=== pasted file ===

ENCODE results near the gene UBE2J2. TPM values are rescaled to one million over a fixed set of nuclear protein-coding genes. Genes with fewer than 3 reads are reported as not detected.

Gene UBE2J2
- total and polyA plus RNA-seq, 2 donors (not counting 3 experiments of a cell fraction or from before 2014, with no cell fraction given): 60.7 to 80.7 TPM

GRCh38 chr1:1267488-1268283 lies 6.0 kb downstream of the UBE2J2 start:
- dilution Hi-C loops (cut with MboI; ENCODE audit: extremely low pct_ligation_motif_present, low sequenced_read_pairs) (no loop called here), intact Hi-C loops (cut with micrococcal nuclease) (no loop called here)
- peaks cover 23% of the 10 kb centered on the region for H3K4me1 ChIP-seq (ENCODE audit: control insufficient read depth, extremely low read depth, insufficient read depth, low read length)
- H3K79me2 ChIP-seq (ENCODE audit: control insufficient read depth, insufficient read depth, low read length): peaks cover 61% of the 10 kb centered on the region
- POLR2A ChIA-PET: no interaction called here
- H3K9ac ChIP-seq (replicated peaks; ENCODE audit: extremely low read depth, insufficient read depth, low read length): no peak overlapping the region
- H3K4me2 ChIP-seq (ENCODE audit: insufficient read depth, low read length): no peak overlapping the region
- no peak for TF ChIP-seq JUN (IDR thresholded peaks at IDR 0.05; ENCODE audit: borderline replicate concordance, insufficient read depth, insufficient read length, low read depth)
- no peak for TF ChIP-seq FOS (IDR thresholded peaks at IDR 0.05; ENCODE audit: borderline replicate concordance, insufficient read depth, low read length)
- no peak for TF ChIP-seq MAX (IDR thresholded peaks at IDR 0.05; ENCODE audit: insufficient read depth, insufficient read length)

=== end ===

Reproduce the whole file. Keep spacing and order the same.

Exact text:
ENCODE results near the gene UBE2J2. TPM values are rescaled to one million over a fixed set of nuclear protein-coding genes. Genes with fewer than 3 reads are reported as not detected.

Gene UBE2J2
- total and polyA plus RNA-seq, 2 donors (not counting 3 experiments of a cell fraction or from before 2014, with no cell fraction given): 60.7 to 80.7 TPM

GRCh38 chr1:1267488-1268283 lies 6.0 kb downstream of the UBE2J2 start:
- dilution Hi-C loops (cut with MboI; ENCODE audit: extremely low pct_ligation_motif_present, low sequenced_read_pairs) (no loop called here), intact Hi-C loops (cut with micrococcal nuclease) (no loop called here)
- peaks cover 23% of the 10 kb centered on the region for H3K4me1 ChIP-seq (ENCODE audit: control insufficient read depth, extremely low read depth, insufficient read depth, low read length)
- H3K79me2 ChIP-seq (ENCODE audit: control insufficient read depth, insufficient read depth, low read length): peaks cover 61% of the 10 kb centered on the region
- POLR2A ChIA-PET: no interaction called here
- H3K9ac ChIP-seq (replicated peaks; ENCODE audit: extremely low read depth, insufficient read depth, low read length): no peak overlapping the region
- H3K4me2 ChIP-seq (ENCODE audit: insufficient read depth, low read length): no peak overlapping the region
- no peak for TF ChIP-seq JUN (IDR thresholded peaks at IDR 0.05; ENCODE audit: borderline replicate concordance, insufficient read depth, insufficient read length, low read depth)
- no peak for TF ChIP-seq FOS (IDR thresholded peaks at IDR 0.05; ENCODE audit: borderline replicate concordance, insufficient read depth, low read length)
- no peak for TF ChIP-seq MAX (IDR thresholded peaks at IDR 0.05; ENCODE audit: insufficient read depth, insufficient read length)